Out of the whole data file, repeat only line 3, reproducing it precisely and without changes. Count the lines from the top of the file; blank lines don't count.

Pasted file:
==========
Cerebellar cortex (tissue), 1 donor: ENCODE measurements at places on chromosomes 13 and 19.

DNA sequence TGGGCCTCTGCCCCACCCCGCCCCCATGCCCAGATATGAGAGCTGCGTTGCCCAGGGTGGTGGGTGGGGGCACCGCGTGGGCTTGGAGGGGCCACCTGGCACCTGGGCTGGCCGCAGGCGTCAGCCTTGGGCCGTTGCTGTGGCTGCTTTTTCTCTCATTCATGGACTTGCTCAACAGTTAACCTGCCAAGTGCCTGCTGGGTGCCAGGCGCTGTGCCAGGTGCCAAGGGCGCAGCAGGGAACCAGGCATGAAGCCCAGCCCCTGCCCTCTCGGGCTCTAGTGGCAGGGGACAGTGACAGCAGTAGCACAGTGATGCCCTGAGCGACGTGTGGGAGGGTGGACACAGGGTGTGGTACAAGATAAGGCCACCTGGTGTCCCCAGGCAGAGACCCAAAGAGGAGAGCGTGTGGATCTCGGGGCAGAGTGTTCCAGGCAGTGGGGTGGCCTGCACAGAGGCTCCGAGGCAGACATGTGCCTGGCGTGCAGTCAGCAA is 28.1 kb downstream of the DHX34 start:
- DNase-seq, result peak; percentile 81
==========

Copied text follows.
- DNase-seq, result peak; percentile 81